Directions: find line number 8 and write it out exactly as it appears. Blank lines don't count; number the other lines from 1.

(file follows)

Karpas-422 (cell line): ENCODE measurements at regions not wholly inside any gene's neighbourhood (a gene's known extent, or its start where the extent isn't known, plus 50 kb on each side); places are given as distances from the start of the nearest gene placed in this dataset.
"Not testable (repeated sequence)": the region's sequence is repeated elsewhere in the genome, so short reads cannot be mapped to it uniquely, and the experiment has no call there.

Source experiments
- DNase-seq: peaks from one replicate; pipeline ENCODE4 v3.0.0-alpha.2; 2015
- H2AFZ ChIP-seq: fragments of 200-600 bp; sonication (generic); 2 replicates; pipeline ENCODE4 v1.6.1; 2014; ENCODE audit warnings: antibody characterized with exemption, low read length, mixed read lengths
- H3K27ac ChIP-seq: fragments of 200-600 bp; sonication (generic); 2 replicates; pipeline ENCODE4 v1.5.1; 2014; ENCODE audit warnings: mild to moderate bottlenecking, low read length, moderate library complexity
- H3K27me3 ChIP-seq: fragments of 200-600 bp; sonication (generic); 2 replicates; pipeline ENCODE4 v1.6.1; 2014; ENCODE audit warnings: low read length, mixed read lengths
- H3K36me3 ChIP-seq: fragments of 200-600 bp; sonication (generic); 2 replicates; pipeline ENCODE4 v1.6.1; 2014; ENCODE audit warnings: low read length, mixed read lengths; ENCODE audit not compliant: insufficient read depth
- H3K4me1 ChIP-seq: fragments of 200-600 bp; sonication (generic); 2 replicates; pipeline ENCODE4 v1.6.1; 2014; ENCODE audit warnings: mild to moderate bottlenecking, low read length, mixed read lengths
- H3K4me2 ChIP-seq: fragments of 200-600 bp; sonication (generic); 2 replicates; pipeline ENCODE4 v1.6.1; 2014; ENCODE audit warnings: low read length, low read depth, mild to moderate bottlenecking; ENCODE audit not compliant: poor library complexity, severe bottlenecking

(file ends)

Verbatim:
- H3K36me3 ChIP-seq: fragments of 200-600 bp; sonication (generic); 2 replicates; pipeline ENCODE4 v1.6.1; 2014; ENCODE audit warnings: low read length, mixed read lengths; ENCODE audit not compliant: insufficient read depth